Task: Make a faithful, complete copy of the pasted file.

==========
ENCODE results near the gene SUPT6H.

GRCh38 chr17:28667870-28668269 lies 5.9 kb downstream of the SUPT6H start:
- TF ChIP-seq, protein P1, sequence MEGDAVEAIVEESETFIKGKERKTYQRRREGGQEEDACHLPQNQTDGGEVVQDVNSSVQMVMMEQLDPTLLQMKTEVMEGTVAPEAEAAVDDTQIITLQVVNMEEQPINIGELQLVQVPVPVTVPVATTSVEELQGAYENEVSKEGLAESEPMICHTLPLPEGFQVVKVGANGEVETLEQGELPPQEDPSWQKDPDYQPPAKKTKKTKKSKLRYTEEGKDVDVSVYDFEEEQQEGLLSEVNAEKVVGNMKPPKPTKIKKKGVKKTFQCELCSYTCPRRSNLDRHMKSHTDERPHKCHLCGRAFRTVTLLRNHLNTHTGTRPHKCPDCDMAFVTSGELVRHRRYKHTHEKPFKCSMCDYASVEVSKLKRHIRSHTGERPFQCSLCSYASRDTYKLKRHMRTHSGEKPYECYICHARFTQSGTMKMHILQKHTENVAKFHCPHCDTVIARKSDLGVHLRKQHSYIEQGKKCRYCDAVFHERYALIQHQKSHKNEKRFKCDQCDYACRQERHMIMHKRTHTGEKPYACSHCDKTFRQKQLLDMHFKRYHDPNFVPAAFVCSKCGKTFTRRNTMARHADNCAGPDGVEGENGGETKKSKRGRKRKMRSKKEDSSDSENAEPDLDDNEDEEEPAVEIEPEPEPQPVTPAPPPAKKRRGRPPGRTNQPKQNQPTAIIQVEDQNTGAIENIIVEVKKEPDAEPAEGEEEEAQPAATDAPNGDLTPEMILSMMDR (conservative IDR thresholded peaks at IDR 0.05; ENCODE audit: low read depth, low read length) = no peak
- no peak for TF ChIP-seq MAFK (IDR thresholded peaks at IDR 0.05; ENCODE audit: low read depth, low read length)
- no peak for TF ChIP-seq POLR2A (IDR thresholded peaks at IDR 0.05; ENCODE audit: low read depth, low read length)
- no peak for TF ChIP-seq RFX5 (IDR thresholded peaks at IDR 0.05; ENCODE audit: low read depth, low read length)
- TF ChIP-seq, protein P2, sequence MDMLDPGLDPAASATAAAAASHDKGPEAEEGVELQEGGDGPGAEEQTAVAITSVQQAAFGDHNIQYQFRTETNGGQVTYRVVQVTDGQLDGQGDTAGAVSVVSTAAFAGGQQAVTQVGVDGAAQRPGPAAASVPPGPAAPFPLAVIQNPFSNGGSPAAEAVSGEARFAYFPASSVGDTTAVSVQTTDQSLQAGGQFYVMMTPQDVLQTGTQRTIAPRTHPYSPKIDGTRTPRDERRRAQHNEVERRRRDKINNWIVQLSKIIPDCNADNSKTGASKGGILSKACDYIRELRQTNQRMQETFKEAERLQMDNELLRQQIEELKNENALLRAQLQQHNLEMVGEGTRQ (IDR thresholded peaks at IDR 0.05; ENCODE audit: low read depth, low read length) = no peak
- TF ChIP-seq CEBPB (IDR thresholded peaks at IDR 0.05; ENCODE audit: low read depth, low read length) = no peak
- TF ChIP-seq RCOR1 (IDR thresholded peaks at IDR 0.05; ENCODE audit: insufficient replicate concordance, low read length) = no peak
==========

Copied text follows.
ENCODE results near the gene SUPT6H.

GRCh38 chr17:28667870-28668269 lies 5.9 kb downstream of the SUPT6H start:
- TF ChIP-seq, protein P1, sequence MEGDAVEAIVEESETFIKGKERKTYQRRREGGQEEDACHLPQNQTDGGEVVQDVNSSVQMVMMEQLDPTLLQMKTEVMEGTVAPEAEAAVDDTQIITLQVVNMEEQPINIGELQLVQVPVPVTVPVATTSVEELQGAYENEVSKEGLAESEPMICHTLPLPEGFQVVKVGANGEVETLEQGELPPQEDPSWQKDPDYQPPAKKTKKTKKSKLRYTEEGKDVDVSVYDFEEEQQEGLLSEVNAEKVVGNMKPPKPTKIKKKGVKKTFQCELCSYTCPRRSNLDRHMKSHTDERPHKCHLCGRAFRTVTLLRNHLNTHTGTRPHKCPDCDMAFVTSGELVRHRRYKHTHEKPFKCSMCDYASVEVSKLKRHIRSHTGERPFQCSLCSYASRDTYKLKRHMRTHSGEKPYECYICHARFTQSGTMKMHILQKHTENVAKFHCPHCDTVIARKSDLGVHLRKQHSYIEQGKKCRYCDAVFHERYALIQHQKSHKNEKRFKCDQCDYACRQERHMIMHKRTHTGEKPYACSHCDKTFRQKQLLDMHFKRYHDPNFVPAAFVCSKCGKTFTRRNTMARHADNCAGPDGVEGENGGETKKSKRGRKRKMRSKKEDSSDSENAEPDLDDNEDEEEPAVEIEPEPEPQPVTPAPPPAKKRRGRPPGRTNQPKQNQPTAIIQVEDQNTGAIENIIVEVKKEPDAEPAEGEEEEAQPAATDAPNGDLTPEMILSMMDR (conservative IDR thresholded peaks at IDR 0.05; ENCODE audit: low read depth, low read length) = no peak
- no peak for TF ChIP-seq MAFK (IDR thresholded peaks at IDR 0.05; ENCODE audit: low read depth, low read length)
- no peak for TF ChIP-seq POLR2A (IDR thresholded peaks at IDR 0.05; ENCODE audit: low read depth, low read length)
- no peak for TF ChIP-seq RFX5 (IDR thresholded peaks at IDR 0.05; ENCODE audit: low read depth, low read length)
- TF ChIP-seq, protein P2, sequence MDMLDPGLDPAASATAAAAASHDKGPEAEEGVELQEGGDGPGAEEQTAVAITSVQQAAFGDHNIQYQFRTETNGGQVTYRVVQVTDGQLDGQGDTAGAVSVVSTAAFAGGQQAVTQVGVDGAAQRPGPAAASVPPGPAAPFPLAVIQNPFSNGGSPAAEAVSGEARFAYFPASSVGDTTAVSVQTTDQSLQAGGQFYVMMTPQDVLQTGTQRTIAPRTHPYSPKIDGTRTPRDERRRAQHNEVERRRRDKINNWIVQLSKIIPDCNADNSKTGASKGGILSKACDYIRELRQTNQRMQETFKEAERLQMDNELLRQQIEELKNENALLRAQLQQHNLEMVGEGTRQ (IDR thresholded peaks at IDR 0.05; ENCODE audit: low read depth, low read length) = no peak
- TF ChIP-seq CEBPB (IDR thresholded peaks at IDR 0.05; ENCODE audit: low read depth, low read length) = no peak
- TF ChIP-seq RCOR1 (IDR thresholded peaks at IDR 0.05; ENCODE audit: insufficient replicate concordance, low read length) = no peak